Clinically integrated networks, clinical trials and continuing medical education are the subject of OIG debate in semiannual report.
|This week the OIG published its annual solicitation of recommendations for new or modified safe harbor provisions under the federal anti-kickback statute.
This week the Department of Health & Human Services Office of Inspector General (OIG) published its annual solicitation of recommendations for new or modified safe harbor provisions under the federal anti-kickback statute, as well as potential topics for new OIG Special Fraud Alerts.
Comments will be accepted until March 2, 2015.
In a separate report, the HHS OIG discussed the following three safe harbor proposals received in response to its 2013 solicitation:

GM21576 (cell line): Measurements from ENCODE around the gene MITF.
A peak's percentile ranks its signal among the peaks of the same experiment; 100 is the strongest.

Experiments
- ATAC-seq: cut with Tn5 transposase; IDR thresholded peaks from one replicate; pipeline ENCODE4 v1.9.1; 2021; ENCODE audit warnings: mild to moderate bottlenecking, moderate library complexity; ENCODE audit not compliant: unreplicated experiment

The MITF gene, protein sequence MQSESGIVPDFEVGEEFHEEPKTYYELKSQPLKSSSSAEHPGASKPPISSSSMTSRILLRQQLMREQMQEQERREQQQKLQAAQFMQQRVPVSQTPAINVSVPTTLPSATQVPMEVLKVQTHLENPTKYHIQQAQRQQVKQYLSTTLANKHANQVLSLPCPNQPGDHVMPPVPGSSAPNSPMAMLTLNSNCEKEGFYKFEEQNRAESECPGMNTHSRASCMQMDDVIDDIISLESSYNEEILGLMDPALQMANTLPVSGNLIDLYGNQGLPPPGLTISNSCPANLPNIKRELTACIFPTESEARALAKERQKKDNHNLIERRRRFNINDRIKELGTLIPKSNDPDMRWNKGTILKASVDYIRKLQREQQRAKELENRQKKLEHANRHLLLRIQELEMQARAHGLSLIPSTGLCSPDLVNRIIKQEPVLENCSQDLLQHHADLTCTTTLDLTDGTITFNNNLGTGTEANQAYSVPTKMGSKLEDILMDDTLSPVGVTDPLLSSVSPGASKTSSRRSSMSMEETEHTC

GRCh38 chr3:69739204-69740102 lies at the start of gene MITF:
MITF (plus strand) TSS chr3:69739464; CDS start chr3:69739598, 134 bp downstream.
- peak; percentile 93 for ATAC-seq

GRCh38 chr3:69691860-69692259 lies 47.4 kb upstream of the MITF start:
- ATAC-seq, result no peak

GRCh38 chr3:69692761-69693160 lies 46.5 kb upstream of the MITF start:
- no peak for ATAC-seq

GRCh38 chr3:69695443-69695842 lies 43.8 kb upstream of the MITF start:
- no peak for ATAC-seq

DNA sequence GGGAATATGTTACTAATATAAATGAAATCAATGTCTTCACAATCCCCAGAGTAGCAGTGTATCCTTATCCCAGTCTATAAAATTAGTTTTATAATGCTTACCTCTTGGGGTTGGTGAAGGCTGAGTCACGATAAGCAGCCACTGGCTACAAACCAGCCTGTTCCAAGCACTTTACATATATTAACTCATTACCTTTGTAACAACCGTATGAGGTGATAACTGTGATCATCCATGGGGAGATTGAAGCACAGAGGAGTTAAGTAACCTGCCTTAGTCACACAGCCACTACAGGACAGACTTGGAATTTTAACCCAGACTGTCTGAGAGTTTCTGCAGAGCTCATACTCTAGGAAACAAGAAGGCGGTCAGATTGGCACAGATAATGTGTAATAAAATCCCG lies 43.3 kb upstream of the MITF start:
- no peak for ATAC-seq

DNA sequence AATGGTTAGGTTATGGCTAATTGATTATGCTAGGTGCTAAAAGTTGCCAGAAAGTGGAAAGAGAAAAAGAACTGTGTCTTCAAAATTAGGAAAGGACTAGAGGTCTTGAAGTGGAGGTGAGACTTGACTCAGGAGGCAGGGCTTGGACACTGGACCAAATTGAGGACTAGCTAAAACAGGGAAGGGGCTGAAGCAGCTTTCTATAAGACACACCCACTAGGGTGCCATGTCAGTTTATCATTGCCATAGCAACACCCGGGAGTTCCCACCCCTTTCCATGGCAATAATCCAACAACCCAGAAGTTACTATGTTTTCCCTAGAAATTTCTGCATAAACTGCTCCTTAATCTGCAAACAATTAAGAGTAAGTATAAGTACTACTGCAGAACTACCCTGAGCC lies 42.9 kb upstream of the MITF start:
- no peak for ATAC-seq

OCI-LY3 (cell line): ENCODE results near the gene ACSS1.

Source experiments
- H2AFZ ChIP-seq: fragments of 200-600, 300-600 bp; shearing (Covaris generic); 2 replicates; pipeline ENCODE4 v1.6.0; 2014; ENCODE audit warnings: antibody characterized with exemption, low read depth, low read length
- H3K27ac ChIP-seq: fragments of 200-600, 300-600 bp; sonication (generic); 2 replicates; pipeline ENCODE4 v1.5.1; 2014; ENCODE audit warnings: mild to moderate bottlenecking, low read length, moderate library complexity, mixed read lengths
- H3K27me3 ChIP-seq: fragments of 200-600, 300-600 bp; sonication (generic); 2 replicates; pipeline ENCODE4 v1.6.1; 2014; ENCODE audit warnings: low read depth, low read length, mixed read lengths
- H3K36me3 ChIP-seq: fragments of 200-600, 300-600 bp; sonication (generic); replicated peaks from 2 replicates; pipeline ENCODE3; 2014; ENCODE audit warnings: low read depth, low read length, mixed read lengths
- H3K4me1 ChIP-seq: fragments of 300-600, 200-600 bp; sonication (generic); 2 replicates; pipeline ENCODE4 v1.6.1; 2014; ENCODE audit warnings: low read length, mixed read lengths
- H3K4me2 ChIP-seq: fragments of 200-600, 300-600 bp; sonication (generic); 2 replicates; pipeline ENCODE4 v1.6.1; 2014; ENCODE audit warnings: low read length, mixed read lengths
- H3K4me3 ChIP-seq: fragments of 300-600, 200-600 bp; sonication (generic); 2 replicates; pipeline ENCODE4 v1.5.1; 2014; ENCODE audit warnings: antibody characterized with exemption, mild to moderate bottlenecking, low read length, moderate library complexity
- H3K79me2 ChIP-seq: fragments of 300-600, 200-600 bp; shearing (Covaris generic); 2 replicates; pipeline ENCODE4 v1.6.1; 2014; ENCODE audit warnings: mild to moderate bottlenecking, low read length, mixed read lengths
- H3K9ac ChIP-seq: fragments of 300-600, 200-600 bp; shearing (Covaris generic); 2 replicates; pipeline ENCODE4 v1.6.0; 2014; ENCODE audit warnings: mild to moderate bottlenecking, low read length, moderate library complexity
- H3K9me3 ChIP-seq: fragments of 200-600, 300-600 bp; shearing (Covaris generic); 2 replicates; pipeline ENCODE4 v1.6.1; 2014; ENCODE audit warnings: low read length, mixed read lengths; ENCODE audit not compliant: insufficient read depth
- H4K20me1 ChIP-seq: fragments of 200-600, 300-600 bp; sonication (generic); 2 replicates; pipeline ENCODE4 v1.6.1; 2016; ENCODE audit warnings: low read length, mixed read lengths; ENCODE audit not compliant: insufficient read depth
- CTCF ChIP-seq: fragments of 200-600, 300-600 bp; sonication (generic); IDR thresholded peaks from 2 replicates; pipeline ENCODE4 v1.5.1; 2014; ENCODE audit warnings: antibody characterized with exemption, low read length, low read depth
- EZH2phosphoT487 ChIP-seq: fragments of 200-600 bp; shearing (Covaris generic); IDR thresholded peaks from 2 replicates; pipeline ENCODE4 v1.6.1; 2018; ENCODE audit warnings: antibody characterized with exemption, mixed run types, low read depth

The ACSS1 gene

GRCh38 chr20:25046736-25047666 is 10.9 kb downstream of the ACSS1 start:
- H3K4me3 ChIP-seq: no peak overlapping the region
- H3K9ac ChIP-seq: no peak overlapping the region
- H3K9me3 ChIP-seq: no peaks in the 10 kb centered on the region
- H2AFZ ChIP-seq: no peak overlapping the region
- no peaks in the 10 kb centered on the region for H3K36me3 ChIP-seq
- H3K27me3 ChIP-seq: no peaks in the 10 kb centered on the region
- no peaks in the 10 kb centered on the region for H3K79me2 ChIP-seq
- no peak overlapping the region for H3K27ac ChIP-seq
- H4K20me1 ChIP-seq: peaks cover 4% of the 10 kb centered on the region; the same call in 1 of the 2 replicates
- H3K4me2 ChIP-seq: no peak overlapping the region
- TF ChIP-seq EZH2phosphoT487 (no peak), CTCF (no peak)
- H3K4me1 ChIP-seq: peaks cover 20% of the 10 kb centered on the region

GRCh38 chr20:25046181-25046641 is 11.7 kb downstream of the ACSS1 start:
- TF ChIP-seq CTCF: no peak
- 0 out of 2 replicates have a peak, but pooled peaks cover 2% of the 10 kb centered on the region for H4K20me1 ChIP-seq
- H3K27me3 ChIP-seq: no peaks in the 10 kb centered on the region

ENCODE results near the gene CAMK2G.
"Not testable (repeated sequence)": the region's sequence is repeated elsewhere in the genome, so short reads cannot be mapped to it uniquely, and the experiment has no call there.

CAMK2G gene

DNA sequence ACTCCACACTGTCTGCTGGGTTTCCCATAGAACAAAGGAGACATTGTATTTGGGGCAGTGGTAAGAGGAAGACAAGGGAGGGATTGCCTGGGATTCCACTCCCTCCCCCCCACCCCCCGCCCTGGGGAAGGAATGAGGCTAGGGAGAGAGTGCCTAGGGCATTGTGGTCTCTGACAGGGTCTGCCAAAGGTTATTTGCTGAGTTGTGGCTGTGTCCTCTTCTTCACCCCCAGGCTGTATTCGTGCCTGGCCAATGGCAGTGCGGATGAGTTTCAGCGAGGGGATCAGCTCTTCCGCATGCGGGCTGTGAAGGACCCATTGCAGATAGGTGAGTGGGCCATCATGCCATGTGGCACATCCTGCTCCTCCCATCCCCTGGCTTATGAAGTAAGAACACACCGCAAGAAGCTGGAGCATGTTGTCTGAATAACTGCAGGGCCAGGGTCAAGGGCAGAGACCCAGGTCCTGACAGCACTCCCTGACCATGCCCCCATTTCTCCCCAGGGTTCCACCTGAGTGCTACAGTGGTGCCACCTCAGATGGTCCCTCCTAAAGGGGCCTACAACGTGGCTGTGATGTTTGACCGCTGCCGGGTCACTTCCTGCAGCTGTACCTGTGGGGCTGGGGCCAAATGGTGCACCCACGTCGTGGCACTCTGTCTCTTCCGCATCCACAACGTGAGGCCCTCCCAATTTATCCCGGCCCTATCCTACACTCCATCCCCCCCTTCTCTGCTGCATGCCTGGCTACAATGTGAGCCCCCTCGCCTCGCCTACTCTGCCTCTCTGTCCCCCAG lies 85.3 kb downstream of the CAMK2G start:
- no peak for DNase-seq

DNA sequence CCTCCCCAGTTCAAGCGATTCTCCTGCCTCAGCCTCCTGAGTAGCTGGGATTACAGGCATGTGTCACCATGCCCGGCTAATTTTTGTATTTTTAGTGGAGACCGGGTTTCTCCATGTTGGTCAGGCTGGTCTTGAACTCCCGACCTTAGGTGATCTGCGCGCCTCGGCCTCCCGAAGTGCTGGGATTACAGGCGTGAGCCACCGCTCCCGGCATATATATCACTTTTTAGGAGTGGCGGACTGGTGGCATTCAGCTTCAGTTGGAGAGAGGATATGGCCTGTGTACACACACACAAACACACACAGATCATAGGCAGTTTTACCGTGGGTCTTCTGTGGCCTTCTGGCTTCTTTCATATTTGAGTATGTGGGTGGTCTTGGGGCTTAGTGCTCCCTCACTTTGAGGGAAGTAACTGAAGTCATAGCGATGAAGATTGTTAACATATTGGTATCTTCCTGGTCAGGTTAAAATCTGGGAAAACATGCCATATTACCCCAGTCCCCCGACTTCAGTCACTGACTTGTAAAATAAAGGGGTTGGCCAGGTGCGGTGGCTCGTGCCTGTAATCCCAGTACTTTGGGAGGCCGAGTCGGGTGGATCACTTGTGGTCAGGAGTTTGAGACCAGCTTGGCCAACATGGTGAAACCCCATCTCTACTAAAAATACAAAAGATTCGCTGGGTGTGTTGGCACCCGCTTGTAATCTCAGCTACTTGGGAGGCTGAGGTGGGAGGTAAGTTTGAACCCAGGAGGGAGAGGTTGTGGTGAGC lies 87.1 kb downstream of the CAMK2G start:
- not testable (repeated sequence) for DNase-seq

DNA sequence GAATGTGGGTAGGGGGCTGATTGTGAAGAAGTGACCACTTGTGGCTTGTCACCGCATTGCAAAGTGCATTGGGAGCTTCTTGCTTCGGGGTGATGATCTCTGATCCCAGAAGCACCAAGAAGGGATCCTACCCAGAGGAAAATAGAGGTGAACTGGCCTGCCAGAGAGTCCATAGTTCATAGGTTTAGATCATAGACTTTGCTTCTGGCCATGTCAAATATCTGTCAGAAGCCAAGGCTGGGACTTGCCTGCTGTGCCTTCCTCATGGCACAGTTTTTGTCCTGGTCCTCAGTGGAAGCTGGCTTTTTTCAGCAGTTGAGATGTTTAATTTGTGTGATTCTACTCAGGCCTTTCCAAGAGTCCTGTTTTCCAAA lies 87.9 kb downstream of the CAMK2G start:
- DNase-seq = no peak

- A new safe harbor protecting free continuing medical education programs offered by hospitals to physicians – The OIG is not adopting this suggestion, stating that the concept of free programs could vary greatly and should be addressed on a case-by-case basis, such as under the advisory opinion process.
- A new safe harbor that would permit healthcare providers and suppliers in certain circumstances to compensate individuals in clinical trials and to provide services related to the clinical trials at no cost, including the waiver of cost-sharing obligations – The OIG is considering the adoption of a safe harbor that would protect the waiver of cost-sharing obligations and possibly other incentives to participants in clinical trials sponsored by certain federal government entities.
- A new safe harbor protecting clinically integrated networks’ entry into contracts with commercial third party payors for value-based payments, including pay-for-performance bonuses and shared savings awards for high quality and cost-effective health care – The OIG believes the issues raised in the proposal require further study.